We’ve been living in Germany for just over two months now, and since my last post life has been a blur. July began with the chaos of getting moved into our new apartment. The move-in week was followed by Emilia and Josephine making their film debut as cast members in a public service announcement film about bike safety in Germany. Our usual routine of letting the little ones check out every and any playground in Berlin led to being asked by a scout (the director) if they wanted to be in the film. Being the Lie’s, of course we said “yes.” While I stayed in Berlin for the week of filming, Vivian travelled to Munich with our older daughters for a few weeks of summer vacation. We joined up later and ended July with beautiful sun-filled days getting to sail, ride horses and swim in the quiet lakes of Bavaria. With the beautiful weather we’ve had, the fresh air and the views of the snow-capped Alps, the countryside of Bavaria felt like being in a dream that we didn’t want to end.
Returning to Berlin was not easy, and brings with it the reality of a new school year for the kids (Monday was their first day). For me it brings renewed focus on planning the life ahead of us and a chance to reflect on how I feel as an American who’s left a life in Chicago for a new one in Berlin. I would say that so far the transition has been more than pretty good.
Berlin is revealing itself to be a surprisingly diverse city with a seemingly endless variety of things to do. The city is much more ethnically diverse than I thought it would be, with far more Asians (and other ethnicities) than I expected. Many Asians actually speak German as native speakers, with no accent whatsoever, and it’s nice that I’m not automatically thrown into the perception bucket as a tourist or immigrant. Beyond the diversity of the population, Berlin is obviously a cultural powerhouse. And like a London, Paris or New York, the scope of Berlin’s artistic and cultural scene seems to have no bounds. It’s difficult to imagine anyone running out of places in Berlin to exercise their cultural and artistic pursuits. Throw in the colorful neighborhoods, the amount of parks and greenspace within the city, the excellent public transportation, and the ability to access so much of the city easily by bike, Berlin is about as family friendly as a large city can get. Of course it has it’s problems too: although it seems like there’s less than before, in many places there’s too much graffiti for my taste (they should ban spray paint like they do in Chicago); too many people still find smoking to be worthwhile; and Berlin has its share of interesting-bordering-on-scary citizens in many part of town. But on balance I think this will be a good move for us.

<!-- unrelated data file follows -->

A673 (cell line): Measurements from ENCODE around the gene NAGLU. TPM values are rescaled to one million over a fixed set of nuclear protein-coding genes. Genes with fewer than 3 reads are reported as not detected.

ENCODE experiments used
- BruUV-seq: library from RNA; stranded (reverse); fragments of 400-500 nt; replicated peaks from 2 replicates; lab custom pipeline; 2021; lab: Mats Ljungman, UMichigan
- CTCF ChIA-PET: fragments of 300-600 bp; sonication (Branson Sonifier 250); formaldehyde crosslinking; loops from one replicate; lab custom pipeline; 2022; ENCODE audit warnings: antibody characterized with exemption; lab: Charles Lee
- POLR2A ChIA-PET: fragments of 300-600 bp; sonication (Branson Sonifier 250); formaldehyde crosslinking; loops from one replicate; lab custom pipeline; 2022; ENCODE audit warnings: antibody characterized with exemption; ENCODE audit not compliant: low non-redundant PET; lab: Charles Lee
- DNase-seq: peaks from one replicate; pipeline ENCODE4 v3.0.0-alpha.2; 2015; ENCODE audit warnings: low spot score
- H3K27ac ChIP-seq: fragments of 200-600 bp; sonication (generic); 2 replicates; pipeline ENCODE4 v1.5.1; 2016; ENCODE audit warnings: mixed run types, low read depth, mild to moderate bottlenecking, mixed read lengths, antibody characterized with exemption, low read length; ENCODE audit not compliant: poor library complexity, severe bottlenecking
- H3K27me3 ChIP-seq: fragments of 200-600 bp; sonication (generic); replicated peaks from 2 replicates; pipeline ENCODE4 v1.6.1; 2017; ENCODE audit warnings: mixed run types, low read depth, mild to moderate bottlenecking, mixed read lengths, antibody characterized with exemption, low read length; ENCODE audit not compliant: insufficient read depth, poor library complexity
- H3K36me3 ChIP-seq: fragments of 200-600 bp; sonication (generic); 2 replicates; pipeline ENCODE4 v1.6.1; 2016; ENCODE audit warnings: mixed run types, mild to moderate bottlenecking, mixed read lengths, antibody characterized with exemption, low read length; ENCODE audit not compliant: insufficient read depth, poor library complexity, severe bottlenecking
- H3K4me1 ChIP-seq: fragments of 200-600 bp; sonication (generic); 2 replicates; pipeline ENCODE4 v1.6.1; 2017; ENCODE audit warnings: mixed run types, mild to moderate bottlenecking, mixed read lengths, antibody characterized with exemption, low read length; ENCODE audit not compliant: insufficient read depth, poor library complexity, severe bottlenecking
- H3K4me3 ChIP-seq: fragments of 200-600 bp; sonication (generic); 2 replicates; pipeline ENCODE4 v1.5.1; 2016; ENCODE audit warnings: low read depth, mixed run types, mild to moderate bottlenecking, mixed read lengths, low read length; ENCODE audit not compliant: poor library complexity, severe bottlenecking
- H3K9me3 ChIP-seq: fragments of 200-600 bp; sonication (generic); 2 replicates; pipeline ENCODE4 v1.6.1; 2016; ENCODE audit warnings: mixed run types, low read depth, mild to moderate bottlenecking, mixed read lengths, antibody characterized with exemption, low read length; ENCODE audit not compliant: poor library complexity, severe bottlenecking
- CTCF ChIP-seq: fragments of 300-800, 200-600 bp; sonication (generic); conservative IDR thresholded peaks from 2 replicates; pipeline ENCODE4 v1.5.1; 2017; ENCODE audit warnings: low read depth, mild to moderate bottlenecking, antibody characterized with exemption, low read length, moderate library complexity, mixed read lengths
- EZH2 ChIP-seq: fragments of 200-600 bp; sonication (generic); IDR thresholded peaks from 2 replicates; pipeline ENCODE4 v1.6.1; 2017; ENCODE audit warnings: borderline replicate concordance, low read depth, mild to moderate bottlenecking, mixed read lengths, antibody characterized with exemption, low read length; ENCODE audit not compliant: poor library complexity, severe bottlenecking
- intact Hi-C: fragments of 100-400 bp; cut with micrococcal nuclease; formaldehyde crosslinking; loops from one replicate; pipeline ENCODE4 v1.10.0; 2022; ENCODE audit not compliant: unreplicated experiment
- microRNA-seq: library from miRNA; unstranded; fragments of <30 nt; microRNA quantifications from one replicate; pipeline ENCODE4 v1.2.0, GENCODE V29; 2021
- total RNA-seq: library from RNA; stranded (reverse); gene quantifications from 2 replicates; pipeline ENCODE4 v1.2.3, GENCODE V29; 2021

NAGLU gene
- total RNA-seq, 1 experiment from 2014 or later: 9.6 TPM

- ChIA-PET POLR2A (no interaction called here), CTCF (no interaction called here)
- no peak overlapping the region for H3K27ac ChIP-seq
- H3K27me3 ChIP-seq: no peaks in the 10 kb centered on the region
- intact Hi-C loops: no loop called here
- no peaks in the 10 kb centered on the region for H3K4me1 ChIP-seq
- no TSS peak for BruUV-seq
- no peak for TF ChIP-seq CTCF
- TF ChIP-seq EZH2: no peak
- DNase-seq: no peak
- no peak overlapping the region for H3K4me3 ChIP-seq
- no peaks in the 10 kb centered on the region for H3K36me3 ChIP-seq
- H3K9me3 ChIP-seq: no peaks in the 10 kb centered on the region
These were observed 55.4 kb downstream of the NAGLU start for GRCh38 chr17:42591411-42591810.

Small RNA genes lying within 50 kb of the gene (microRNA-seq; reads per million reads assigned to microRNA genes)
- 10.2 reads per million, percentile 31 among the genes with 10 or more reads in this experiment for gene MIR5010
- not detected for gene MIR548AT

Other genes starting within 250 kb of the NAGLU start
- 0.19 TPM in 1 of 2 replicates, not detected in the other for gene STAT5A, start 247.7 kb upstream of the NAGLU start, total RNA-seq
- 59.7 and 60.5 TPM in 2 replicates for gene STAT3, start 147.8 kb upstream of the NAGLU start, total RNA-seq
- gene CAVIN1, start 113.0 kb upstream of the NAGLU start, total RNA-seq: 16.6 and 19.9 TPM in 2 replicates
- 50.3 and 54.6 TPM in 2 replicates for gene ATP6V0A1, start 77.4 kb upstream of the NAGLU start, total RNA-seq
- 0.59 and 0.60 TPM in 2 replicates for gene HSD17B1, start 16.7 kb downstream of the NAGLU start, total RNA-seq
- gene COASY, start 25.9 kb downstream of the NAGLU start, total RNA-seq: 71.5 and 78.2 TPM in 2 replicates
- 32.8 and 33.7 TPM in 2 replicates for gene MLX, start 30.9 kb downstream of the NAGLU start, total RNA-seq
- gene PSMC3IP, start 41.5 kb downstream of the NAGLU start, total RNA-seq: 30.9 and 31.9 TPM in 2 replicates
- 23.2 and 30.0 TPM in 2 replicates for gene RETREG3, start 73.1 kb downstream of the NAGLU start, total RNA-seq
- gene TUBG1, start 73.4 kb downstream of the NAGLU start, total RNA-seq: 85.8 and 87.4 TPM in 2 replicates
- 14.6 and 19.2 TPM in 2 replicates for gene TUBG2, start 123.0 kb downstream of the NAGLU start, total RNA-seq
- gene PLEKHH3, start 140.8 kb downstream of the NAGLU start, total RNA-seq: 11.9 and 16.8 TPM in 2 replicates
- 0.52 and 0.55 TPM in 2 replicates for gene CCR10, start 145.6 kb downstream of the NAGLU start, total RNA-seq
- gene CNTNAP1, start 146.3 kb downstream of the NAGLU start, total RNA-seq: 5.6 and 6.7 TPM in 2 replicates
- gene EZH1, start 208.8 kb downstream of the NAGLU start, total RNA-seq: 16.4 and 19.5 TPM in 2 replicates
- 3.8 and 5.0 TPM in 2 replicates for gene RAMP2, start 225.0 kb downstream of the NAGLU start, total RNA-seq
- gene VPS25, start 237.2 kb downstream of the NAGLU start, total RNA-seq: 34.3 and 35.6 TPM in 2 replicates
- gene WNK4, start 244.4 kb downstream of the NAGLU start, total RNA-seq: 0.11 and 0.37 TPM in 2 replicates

About three weeks into our move, a German friend asked me if I missed Chicago. I answered “not really”, but it’s only partly true. I do miss our old neighborhood and the close network of friends and neighbors that defined so much of our day-to-day existence. I miss the sandy beaches of Lake Michigan and the views of Chicago’s impressive skyline. Most of all, I miss a certain sense of belonging that comes from having lived in a city for nearly a decade with my wife and four kids – a certain sense of belonging that comes from getting to know a place really well, and it getting to know you, too. Chicago had taken on the well-worn fit of a favorite sweater, and so there’s a sense of identity and comfort that I’m now having to let go of as I start my life in Berlin. It’s like the process I read about in the New York Times through which a writer goes when learning to write in a second language – at one point you’re not quite sure who you are and where you belong.
I have to remind myself that we’ve only been living here two months, and I’m finally resisting the urge to make comparisons between life in Chicago and life in Berlin. Every day lets me get to know Berlin a little better and brings me a little closer to understanding how we’ll grow into our new city. Berlin will never be quite like Chicago for us, but over time I think we’ll find a fit that’s right and that will make Berlin feel like home.